Minteer, Ben A.
The Fall of the Wild
Extinction, De-Extinction, and the Ethics of Conservation
Aims and Scope
- 25 b&w illustrations
- COLUMBIA UNIVERSITY PRESS
- Professional and scholarly;General/trade;
MARC recordMARC record for eBook
In this pithy set of essays Minteer tackles some of the thorniest questions we face as caring citizens and dwellers on the Earth. As human environmental effects accelerate and our technological capacities expand, we face complex decisions involving where and when and how to intervene in ecosystems in the name of conservation. With clarity and circumspection Minteer examines our assumptions about wildness, our human capacity to live with it (or without it), and the far-reaching ethical implications of our choices.
Harry W. Greene, author of Tracks and Shadows: Field Biology as Art:
The central ethical question addressed by Minteer is not only how far we might go to prevent biological extinction but also how far should we go. He comes to this conundrum as a distinguished environmental philosopher with a broad and deep record of thoughtful scholarship, as well as the heart of someone who obviously cares about the future of nature. And most importantly, at a time when answering the question is ever more urgent, he plots a carefully explicated, cautiously hopeful course forward.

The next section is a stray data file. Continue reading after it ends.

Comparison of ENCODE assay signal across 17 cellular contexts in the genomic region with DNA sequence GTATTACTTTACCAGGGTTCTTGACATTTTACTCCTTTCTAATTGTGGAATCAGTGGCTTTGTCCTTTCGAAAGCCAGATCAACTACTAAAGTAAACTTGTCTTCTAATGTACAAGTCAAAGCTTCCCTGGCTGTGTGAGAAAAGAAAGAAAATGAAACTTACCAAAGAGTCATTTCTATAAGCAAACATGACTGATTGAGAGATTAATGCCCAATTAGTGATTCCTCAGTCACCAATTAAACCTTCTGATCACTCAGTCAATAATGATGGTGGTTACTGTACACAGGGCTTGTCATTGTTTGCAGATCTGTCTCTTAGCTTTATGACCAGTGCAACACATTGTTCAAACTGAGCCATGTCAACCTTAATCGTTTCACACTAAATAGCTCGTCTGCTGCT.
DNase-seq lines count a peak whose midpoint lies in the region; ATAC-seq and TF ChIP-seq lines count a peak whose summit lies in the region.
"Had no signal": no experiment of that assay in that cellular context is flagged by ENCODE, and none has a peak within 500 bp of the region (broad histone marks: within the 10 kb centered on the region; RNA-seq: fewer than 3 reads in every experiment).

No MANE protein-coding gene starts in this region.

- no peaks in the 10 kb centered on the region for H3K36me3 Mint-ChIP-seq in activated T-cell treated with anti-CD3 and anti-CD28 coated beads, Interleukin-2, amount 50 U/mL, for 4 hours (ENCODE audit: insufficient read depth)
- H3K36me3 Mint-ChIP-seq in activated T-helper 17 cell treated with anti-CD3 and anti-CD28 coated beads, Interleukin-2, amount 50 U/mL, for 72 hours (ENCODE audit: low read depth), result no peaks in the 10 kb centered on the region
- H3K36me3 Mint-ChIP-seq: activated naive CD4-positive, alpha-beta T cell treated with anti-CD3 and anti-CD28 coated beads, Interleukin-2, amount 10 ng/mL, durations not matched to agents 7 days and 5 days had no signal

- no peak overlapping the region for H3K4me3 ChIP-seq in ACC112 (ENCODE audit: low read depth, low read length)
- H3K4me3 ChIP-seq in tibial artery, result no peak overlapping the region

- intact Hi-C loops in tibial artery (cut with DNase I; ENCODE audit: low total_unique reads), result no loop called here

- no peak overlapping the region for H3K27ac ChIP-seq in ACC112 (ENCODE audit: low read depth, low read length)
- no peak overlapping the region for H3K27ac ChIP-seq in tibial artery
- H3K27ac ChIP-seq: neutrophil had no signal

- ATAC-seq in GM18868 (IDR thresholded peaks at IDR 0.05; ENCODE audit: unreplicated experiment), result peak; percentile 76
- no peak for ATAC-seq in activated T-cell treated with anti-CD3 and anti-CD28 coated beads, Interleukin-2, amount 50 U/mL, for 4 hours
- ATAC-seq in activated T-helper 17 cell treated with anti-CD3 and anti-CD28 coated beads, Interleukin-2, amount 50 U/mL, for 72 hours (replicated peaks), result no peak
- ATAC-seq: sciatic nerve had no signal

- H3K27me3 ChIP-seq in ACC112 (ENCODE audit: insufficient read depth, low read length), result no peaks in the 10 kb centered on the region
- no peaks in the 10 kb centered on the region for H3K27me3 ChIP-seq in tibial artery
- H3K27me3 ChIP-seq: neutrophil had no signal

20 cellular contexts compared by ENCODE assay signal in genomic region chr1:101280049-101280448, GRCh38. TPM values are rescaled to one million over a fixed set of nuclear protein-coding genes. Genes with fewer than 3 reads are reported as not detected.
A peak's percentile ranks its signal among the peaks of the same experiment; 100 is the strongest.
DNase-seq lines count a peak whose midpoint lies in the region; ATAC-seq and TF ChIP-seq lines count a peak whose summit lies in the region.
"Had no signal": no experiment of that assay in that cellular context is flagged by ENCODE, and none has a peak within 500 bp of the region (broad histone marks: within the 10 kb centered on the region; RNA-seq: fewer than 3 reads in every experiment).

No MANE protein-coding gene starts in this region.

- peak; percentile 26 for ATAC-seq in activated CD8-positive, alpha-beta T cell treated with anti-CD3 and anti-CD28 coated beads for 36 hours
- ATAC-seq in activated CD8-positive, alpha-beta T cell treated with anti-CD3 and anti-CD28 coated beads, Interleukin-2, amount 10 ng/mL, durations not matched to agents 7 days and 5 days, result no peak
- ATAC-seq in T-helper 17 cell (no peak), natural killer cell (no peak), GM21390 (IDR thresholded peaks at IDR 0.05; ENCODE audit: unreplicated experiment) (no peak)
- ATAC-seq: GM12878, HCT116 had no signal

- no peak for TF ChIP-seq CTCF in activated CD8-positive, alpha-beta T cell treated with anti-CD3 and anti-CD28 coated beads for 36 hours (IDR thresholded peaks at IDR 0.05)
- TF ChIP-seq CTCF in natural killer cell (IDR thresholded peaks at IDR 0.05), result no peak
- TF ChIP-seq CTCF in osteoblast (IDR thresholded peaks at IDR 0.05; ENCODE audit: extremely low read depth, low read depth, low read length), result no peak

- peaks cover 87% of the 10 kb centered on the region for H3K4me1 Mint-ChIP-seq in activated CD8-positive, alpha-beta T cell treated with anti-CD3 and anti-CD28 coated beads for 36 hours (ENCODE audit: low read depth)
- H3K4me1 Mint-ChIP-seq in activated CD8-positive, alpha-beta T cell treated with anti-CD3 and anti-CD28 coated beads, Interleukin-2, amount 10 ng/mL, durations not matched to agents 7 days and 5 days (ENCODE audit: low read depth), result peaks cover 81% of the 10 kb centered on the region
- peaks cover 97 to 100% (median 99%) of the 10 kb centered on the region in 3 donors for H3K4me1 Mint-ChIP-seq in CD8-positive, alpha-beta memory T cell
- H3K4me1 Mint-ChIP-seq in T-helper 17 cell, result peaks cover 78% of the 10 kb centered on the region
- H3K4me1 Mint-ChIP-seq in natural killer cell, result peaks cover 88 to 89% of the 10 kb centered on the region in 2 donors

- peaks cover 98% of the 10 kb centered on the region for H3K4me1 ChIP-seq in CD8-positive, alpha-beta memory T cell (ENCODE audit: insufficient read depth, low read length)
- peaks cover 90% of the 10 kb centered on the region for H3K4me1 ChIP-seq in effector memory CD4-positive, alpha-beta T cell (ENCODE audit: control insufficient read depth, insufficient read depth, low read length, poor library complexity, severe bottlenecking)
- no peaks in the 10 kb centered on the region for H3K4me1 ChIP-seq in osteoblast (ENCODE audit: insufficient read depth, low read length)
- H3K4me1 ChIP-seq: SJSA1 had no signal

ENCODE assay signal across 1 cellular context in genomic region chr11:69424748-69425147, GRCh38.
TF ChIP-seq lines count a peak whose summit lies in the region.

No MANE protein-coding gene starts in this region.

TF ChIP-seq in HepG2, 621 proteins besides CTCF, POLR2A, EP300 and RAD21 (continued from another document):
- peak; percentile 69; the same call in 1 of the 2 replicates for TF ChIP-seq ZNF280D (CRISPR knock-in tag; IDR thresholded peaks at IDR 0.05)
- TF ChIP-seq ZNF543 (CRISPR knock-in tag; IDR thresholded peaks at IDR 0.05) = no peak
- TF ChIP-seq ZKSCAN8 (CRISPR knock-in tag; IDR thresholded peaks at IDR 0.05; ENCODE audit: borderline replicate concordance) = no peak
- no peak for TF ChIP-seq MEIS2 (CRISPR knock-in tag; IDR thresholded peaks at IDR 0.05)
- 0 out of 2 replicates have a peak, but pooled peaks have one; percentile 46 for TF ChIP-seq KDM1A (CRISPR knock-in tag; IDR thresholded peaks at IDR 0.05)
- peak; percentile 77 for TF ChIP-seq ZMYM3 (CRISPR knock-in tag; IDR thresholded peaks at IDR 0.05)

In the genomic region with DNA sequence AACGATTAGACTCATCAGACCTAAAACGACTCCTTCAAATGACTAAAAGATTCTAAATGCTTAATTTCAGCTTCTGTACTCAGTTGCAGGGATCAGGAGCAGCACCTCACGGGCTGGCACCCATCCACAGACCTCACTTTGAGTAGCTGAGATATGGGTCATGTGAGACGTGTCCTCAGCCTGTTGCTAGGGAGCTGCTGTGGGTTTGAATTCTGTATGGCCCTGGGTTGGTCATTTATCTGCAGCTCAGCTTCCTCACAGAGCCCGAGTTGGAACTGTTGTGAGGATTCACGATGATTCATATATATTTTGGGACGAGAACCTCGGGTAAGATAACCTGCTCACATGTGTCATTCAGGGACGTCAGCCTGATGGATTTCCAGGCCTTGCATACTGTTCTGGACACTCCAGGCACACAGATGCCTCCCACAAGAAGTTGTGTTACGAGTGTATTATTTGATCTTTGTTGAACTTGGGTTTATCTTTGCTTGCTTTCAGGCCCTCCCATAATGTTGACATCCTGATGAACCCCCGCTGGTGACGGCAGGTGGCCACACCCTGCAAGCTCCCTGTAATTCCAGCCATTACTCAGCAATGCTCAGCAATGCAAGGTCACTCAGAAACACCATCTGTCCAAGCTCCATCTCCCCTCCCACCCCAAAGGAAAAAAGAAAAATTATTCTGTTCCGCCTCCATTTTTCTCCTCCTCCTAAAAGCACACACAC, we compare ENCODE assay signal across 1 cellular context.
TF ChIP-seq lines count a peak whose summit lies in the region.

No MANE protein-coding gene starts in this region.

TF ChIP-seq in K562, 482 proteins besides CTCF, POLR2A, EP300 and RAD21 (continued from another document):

Gary Paul Nabhan, author of Food from the Radical Center: Healing Our Lands and Communities:
In a kind of writing that has become rare today because of its mix of honesty, eloquence and compassion, Ben Minteer has done us all a favor by giving us a clear-headed, full-hearted perspective on where the conservation movement can and should move in the future. In doing so, he joins the ranks of other great thinkers who changed the course of conservation history during their all-too-brief sojourns into Arizona's deserts and mountains, from Aldo Leopold and Joseph Wood Krutch to Ed Abbey and Paul Martin. Minteer bravely takes on the many facile assumptions of conservation's technofixologists and misanthropes alike to offer us a humbler and hopefully more effective way to save and to savor the presence of the remaining living riches of the "natural" world.
Elizabeth Kolbert, author of The Sixth Extinction: An Unnatural History:
What to do—and not to do—about the biodiversity crisis that we ourselves are engineering? In The Fall of the Wild, Ben Minteer takes us through the options. His assessment of the situation is balanced, clear-sighted, and humane.